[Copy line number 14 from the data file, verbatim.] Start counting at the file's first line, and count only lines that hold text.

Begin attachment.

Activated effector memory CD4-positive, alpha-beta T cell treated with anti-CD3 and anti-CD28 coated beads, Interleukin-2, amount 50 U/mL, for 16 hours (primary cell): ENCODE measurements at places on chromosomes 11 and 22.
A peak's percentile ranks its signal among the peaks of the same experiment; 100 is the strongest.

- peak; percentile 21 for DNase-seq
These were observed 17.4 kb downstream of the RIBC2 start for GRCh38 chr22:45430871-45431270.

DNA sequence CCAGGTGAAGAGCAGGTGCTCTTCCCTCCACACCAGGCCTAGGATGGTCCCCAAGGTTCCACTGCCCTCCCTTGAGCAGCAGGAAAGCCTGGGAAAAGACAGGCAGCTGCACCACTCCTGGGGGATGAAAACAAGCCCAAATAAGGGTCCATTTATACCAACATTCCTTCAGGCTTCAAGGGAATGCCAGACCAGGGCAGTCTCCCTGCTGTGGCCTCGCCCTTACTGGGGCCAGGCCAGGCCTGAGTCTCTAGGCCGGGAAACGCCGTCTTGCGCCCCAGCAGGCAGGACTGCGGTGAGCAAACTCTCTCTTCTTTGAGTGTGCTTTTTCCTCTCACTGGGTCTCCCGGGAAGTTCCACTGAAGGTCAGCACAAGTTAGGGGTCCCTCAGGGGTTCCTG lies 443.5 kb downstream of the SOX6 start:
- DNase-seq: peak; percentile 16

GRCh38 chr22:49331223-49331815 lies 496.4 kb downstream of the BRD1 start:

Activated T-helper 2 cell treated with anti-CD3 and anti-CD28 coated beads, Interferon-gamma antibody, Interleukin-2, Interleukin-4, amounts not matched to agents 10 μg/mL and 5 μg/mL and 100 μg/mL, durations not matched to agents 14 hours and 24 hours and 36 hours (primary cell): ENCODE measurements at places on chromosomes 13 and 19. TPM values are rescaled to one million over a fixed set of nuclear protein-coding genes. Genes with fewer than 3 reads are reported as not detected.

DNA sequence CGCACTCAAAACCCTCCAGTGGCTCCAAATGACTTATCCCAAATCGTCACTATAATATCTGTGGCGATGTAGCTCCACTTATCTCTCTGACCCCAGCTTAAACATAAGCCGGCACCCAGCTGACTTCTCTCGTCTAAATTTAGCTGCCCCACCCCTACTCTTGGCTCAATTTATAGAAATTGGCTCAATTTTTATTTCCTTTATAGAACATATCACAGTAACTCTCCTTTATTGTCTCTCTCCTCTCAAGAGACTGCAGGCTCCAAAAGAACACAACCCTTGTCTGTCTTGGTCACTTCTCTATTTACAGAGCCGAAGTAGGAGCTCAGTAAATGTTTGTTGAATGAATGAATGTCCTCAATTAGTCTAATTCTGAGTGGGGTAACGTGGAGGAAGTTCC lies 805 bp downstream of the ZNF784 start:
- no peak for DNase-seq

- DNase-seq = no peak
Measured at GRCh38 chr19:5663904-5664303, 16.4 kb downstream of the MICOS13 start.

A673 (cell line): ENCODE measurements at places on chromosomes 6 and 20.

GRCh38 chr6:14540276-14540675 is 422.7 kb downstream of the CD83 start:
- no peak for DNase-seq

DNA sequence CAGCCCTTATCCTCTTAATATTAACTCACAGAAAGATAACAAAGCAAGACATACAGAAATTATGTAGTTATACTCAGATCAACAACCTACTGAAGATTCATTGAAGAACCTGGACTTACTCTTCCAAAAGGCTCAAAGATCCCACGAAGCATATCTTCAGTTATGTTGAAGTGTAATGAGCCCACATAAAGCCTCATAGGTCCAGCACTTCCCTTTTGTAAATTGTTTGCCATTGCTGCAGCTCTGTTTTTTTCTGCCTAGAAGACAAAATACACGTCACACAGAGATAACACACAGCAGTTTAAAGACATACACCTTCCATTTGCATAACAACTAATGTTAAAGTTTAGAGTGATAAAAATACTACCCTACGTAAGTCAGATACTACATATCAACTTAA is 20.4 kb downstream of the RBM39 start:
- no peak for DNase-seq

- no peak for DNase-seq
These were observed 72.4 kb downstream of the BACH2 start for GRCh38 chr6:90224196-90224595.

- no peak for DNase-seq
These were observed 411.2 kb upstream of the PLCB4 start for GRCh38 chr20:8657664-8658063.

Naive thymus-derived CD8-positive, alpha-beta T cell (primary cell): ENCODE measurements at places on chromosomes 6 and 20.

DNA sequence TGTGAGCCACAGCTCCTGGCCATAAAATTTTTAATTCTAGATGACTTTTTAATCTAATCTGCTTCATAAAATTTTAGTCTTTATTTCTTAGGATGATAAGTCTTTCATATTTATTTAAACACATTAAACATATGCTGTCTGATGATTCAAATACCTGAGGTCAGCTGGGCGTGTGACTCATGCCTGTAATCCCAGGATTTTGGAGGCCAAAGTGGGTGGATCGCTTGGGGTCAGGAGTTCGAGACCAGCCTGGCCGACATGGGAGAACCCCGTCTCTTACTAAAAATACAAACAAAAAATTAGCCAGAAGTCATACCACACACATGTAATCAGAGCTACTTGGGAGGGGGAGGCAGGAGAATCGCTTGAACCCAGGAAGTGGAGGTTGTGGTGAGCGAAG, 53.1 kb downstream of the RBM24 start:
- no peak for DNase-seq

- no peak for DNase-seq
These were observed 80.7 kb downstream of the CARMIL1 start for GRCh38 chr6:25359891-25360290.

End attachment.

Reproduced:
GRCh38 chr6:14540276-14540675 is 422.7 kb downstream of the CD83 start: